A large grey object parked near John Deere overnight on Thursday, January 13, and by morning was the scene of a hub of activity and lights.
The object was a B-52 bomber plane is being moved from an Air Force storage area, or boneyard in Tucson, Arizona to a new home in Oklahoma City where an upgrade program has been started.
The plane was built in 1961 and taken out of commission in 2008. Ramon Purcell, with Boneyard Safari, said the B-52 was used during the Cold War as part of the Nuclear Deterrent Force.
It took about four months to disassemble the plane and get it ready for the move. The wings and tail have already been moved to Oklahoma.
Purcell stated, “This plane is a part of the B-52 program that is actively flying. They are taking this aircraft to a Boeing facility in Oklahoma City where it will undergo a full modernization effort. Rolls Royce, a couple of months, ago got the contract for new engines on the entire fleet, so this aircraft will be the static aircraft at this facility where they test out what works and what does not work. They will see what all improvements are needed to get it working.”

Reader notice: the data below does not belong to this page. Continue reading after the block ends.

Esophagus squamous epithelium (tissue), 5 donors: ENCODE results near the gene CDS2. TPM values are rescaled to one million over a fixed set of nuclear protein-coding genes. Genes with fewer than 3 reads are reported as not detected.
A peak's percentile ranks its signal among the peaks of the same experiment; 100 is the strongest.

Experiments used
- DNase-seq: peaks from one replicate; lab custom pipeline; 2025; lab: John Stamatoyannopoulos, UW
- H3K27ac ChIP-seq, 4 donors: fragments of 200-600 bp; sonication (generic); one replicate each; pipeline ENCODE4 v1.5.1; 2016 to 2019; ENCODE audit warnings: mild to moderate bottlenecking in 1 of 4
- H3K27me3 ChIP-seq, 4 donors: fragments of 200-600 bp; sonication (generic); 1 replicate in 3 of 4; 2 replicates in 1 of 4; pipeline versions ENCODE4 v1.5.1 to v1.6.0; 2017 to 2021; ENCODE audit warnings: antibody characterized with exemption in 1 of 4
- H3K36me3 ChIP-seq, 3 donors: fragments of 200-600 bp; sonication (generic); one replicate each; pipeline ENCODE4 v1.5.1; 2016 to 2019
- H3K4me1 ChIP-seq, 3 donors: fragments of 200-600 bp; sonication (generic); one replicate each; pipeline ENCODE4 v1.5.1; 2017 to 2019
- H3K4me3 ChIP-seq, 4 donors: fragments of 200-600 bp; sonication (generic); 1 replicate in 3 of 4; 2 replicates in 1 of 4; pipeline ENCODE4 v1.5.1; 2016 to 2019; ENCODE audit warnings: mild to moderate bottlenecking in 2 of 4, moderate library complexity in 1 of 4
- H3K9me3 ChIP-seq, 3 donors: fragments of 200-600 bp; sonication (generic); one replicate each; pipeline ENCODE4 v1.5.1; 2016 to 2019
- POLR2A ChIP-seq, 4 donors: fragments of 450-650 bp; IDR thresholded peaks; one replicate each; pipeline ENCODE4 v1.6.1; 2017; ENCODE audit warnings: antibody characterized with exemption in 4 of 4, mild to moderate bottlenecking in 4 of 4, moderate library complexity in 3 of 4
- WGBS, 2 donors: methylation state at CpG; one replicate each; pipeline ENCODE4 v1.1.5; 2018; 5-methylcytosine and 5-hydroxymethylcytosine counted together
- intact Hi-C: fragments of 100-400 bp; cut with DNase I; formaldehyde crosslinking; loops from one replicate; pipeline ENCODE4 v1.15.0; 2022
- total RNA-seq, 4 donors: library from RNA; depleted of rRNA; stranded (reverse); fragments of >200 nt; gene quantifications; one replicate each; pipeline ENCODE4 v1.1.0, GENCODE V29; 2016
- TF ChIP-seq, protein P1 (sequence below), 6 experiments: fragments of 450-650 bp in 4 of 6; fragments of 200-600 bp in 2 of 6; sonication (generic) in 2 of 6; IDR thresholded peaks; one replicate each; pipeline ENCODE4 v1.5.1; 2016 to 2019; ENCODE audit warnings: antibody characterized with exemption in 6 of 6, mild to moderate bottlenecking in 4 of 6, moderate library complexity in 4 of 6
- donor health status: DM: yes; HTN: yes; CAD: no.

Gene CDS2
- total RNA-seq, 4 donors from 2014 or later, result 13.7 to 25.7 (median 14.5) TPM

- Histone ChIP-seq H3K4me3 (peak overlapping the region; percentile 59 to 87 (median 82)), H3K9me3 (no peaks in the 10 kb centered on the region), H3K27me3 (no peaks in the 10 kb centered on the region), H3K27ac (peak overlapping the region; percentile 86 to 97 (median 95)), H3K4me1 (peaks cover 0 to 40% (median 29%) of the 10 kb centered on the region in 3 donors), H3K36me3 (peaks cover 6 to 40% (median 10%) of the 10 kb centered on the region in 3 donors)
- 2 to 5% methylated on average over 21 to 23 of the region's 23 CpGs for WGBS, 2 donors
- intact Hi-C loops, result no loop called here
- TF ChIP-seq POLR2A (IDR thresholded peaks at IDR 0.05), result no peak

He stated the trip will take about three weeks. “We can’t go any more than 45 mph. We have to pull over every few miles and let people go by. The height of the plane on the trailer is 16 feet, so it cannot go under most underpasses. This is why we travel the routes we do. It just makes it easier on everyone.”
He stated the trip through Arizona was quite rugged due to the mountains. “We were often going only 5 mph to get up those inclines.”
The name on the plane was “Damage Inc. II.” Purcell stated that this bomber had actually had two other names prior to this one.
The plane is about 150 feet long. With the wings attached, the plane would be 185 feet wide.
The plane began to move out around 8:15 a.m. on Friday morning continuing its journey to Oklahoma City.
This is a picture of the plane making a turn in Arizona.